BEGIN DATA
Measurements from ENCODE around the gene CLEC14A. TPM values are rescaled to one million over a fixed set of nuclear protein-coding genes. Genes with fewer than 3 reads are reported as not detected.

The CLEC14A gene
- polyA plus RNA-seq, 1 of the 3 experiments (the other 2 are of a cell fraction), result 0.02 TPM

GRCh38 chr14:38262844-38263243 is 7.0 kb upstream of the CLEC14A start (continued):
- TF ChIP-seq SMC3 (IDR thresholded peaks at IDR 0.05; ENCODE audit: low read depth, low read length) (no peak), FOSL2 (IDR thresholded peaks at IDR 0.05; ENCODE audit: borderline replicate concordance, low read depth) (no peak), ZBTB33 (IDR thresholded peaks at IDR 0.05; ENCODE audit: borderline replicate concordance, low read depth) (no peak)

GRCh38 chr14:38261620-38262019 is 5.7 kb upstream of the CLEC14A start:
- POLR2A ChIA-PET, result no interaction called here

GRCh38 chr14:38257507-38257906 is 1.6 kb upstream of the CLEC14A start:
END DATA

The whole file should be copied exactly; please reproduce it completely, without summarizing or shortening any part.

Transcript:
Measurements from ENCODE around the gene CLEC14A. TPM values are rescaled to one million over a fixed set of nuclear protein-coding genes. Genes with fewer than 3 reads are reported as not detected.

The CLEC14A gene
- polyA plus RNA-seq, 1 of the 3 experiments (the other 2 are of a cell fraction), result 0.02 TPM

GRCh38 chr14:38262844-38263243 is 7.0 kb upstream of the CLEC14A start (continued):
- TF ChIP-seq SMC3 (IDR thresholded peaks at IDR 0.05; ENCODE audit: low read depth, low read length) (no peak), FOSL2 (IDR thresholded peaks at IDR 0.05; ENCODE audit: borderline replicate concordance, low read depth) (no peak), ZBTB33 (IDR thresholded peaks at IDR 0.05; ENCODE audit: borderline replicate concordance, low read depth) (no peak)

GRCh38 chr14:38261620-38262019 is 5.7 kb upstream of the CLEC14A start:
- POLR2A ChIA-PET, result no interaction called here

GRCh38 chr14:38257507-38257906 is 1.6 kb upstream of the CLEC14A start: